While Sephora’s massive flagship stores are still popular shopping destinations, maintaining such stores is expensive. Blending physical and online shopping experiences in smaller outposts allows brands to supplement the benefits of shopping in a brick-and-mortar store with a website’s virtually limitless inventory. Unsurprisingly, Sephora has said it plans to open more Flash locations in areas where the larger stores don’t have a presence.
Enabling store locations to serve as fulfillment centers is also a growing priority for retailers. According to research from PricewaterhouseCoopers, 71 percent of retail and consumer goods CEOs say omnichannel fulfillment is a top or high priority.
Omnichannel fulfillment is comprised of three initiatives: Buying online and picking up the merchandise in a store (also called click-and-collect), ship-from-store, and endless aisles. Making more efficient use of store inventory has clear benefits for customers and retailers, but logistical challenges and high costs make it difficult for most retailers to quickly optimize their fulfillment operations.
“The retail store wasn’t built to be a cost effective fulfillment center,” observes Forrester Research Analyst Adam Silverman. “And the retailers that rushed into providing services like ship-from-store often didn’t think clearly enough about the long-term expenses.”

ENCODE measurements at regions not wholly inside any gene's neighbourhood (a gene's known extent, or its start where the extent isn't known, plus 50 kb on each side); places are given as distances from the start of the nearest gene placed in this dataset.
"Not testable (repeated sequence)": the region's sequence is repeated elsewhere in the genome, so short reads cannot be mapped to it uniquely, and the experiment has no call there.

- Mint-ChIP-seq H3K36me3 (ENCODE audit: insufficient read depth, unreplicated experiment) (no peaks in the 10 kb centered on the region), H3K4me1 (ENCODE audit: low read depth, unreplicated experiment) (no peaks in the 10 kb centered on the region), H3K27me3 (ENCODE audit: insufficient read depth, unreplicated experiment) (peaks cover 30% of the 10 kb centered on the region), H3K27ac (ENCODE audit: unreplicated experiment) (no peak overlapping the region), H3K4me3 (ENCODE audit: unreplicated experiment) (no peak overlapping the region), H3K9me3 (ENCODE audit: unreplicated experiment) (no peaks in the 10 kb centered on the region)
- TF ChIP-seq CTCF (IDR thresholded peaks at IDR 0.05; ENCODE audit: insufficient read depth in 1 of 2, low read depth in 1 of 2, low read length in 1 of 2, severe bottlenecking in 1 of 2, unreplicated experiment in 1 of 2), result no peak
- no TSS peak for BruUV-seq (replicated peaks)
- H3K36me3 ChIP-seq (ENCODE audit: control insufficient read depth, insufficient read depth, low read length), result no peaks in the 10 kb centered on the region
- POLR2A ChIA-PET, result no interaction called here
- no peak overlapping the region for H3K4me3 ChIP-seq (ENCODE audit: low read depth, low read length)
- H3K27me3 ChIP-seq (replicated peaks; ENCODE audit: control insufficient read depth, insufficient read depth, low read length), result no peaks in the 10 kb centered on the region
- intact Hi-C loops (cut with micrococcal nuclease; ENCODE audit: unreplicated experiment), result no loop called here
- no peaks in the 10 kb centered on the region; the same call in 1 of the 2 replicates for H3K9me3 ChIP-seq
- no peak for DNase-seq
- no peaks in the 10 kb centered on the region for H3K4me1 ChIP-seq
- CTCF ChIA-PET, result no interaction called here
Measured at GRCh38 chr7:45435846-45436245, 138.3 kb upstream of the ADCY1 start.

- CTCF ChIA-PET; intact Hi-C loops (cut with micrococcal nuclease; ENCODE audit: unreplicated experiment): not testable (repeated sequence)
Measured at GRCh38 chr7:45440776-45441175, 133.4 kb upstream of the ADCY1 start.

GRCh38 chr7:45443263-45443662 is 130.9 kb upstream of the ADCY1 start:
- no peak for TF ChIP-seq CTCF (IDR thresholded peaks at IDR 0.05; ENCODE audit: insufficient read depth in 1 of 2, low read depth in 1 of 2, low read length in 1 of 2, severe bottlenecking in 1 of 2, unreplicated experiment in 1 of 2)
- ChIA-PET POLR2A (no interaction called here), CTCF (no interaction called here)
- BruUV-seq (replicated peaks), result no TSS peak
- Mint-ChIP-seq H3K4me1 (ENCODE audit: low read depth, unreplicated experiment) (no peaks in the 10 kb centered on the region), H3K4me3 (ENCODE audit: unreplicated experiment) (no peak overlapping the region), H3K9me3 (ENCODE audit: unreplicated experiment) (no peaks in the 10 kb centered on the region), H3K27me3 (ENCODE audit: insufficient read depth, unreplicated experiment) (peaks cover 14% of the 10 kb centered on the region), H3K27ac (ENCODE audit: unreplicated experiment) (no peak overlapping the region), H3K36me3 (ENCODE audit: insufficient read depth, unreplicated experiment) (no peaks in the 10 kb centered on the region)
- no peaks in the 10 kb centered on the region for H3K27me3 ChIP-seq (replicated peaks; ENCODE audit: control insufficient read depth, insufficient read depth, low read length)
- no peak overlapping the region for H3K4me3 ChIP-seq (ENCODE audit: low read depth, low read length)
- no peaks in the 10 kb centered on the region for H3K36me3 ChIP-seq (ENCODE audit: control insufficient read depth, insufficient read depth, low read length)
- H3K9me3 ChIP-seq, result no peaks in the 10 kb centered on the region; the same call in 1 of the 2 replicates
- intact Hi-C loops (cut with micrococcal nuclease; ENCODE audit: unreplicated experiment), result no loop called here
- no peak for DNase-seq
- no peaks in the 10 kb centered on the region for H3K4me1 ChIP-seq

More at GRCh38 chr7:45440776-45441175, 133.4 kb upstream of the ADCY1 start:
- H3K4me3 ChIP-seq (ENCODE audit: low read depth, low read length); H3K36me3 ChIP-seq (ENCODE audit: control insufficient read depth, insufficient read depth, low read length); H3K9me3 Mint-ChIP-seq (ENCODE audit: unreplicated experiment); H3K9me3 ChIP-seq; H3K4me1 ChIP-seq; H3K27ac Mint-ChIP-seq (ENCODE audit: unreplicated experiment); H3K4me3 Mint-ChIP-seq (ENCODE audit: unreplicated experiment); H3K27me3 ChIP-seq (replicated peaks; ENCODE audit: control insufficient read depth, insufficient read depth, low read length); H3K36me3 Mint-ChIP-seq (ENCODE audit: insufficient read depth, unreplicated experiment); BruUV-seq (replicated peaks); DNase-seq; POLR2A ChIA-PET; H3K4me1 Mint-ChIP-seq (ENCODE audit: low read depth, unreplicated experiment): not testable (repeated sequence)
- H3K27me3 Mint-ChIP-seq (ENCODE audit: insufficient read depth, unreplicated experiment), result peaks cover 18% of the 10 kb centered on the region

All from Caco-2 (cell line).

For example, while retailers are accustomed to shipping large orders to stores, frequently sending small shipments directly to customers or stores is a different and more expensive practice. Retailers must also decide how long to hold inventory (in case a customer orders it online) before making it available on the store floor.
Retailers may even reach the point where they can tie information from an order management system with a CRM system, Silverman adds. “The retailer might be willing to spend more to fulfill an order faster for a high-value customer and that’s where CRM data can eventually work with order management,” he says. “Retailers are wrestling with these challenges and more as they gain more maturity in how they run their omnichannel businesses.”
Although connected stores show promise, examples like True Religion, Rebecca Minkoff, and Sephora are still in the minority. There are numerous challenges to adopting new technology in a way that’s sustainable and profitable. Companies should be wary of implementing technology solutions without a long-term strategy for integrating those systems into the organization, warns Nikki Baird, managing partner at Retail Systems Research.
When it comes to adopting Internet-enabled devices, many “retailers are being unrealistic about how quickly the technology will be adopted and make a significant impact on their businesses,” Baird says. “The challenge for retailers is that IoT [Internet of Things] is a platform technology, with many applications across almost every organization within a retailer. But if too many divisions run off and pilot and test their own individual use-cases…the retailer will end up with islands of IoT and no ability to leverage its investments across the company or even across the customer journey.”